Recent news that the caretaker government is about to appoint a new Board of Investment (BoI) after getting the green light from the Council of State and the Election Commission should be considered quite positive for the market.
Industrial estate players in particular, such as AMATA, HEMRAJ and TICON, which have suffered from the lack of a board since last October, stand to benefit the most from a functioning board.
Amata’s land presales have a 85-per-cent correlation with BoI application approvals.
On the political front, market positive news remains largely absent. The Democrat Party continues to remain vague as to whether they will be involved in any upcoming election – recall that the February 2 election was nullified – until their demands for reform and/or removal of the Shinawatra family from politics are met.
Upcoming rallies by both sides of the political spectrum and the continued possibility of violence are also keeping market players cautious.
We have turned more cautious on Thai banks as aggregate loan growth in February slowed to 7.5 per cent YoY, reflecting further slowdown in consumer loan demand. Furthermore, with deposit growth outpacing loan growth, liquidity has climbed and will likely keep NIM under pressure for an extended period.
Preferred stocks include upstream energy player PTTEP for its improving production profile – substantial production expansion by end-2015, swap out of the loss-making oil aands project, potential divestiture of Montara – and IVL for PTA margin improvement.
Others are BCP for its renewable energy expansion and BBL for its laggard status, as it is up only 10 per cent YTD while the industry is up 20 per cent, and its position to benefit from the BoI’s resumption.
The property sector – LH, QH and SPALI – are also preferred for project launch ramp-up, backlog security and cheap valuation.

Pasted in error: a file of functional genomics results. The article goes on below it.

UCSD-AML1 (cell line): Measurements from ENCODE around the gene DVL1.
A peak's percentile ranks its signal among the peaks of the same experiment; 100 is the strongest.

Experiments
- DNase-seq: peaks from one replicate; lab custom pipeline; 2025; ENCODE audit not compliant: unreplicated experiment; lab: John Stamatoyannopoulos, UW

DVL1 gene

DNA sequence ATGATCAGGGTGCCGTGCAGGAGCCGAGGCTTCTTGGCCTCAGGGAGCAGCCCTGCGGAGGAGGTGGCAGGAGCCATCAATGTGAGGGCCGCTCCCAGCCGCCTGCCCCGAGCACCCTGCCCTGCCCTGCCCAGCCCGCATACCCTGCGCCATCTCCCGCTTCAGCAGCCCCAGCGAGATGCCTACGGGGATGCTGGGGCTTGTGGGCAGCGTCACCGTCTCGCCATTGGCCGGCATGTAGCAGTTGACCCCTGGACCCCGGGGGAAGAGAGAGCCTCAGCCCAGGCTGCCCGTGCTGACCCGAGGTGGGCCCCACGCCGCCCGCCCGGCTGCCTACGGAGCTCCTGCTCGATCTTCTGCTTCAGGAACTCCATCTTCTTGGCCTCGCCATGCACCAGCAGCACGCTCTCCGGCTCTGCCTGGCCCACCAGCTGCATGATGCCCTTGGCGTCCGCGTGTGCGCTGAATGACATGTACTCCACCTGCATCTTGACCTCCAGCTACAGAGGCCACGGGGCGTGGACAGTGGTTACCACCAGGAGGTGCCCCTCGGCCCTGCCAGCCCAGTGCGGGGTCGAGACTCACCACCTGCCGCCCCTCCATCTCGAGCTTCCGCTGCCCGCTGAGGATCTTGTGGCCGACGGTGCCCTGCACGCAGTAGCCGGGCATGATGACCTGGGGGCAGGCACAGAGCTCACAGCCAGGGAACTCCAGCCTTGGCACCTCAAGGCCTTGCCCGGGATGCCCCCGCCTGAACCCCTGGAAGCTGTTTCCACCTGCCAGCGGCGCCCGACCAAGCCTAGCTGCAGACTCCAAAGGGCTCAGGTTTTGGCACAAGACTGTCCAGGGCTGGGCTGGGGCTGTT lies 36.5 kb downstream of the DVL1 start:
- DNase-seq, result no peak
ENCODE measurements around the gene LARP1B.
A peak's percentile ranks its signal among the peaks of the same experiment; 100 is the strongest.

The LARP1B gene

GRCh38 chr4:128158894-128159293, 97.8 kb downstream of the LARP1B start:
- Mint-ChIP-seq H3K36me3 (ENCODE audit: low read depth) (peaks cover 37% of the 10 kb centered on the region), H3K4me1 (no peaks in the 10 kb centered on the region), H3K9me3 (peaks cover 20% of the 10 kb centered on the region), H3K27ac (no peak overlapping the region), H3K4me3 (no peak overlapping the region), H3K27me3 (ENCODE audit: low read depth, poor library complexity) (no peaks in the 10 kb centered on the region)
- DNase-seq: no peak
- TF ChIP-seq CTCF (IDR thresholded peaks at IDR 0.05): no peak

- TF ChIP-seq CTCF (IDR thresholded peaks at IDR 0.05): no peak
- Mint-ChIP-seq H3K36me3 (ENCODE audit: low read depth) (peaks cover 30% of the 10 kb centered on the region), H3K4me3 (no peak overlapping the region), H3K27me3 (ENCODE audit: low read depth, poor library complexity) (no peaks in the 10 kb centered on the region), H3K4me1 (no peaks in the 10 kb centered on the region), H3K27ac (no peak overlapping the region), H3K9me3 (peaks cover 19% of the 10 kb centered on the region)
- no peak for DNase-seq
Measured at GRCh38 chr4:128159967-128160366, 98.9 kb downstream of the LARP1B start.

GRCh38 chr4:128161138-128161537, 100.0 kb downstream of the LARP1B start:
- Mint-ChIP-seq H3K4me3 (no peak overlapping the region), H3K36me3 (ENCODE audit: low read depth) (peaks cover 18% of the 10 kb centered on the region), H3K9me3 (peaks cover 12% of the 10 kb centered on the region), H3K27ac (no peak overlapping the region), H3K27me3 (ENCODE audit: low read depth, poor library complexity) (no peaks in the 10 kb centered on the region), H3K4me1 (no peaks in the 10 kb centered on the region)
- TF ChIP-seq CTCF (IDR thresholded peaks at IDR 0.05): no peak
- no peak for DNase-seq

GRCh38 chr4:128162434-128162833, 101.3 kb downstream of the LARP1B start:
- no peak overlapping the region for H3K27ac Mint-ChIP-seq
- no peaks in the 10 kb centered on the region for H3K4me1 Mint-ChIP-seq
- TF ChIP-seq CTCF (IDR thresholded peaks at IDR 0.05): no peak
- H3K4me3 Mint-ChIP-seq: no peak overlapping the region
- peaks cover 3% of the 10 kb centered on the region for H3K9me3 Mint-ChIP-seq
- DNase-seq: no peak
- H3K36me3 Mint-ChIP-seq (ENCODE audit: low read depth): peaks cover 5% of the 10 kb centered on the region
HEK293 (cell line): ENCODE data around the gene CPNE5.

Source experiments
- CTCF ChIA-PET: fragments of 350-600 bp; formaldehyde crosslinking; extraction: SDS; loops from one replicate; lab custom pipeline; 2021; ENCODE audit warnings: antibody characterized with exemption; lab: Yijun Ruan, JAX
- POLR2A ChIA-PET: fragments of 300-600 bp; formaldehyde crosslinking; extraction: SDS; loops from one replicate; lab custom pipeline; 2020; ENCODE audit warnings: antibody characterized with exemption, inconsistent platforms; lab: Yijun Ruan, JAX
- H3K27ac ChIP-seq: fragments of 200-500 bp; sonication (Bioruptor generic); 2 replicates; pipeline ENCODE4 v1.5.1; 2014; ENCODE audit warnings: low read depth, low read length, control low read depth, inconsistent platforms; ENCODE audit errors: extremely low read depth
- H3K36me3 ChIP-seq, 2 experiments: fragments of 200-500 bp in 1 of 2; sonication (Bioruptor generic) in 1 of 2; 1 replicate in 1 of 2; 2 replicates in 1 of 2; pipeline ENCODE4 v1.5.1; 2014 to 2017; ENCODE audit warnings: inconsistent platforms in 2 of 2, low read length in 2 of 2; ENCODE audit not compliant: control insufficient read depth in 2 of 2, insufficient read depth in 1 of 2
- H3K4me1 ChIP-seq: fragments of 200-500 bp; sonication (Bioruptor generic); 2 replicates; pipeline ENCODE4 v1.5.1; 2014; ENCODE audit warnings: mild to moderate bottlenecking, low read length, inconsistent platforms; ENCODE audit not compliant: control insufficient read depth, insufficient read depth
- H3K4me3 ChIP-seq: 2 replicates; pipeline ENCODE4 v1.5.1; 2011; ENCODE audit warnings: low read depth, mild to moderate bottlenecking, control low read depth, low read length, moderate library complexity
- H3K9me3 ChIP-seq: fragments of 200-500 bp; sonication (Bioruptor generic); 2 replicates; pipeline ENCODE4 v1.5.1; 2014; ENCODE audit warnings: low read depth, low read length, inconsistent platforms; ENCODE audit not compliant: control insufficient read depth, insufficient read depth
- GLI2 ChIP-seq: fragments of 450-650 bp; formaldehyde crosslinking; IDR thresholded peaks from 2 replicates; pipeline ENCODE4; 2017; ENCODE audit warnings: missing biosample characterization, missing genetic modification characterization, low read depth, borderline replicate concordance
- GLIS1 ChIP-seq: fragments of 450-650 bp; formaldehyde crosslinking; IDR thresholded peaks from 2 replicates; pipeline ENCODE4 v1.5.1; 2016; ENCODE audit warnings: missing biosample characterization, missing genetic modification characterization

Head of research
DBS Vickers Securities (Thailand)
The SET Index advanced 2.2 per cent in the last two weeks to close at 1,391 on Friday on the back of foreign funds flowing back into the region. Yet, it still underperformed regional peers, represented by the MSCI Asia ex-Japan Index, which surged 6.2 per cent during the period.
Foreign investors contributed to a net buy position of Bt10.6 billion. Local institutions were also net buyers at Bt3.1 billion, while local retail investors were net sellers at Bt20.1 billion.
The top three major sectors outperforming the market were electronics led by DELTA, energy led by RATCH and banks led by BAY.
Given the lingering political uncertainty, the Fiscal Policy Office has cut its GDP growth forecast for 2014 to 2.6 per cent from 4.0 per cent. The cut reflects the negative impact from the political unrest on the confidence of consumers, investors and foreign tourists.
The FPO’s revised forecast is in line with the Bank of Thailand’s revision. The central bank also recently cut its 2014 GDP growth forecast to 2.7 per cent, citing the negative impact from the prolonged political instability on consumption and investment.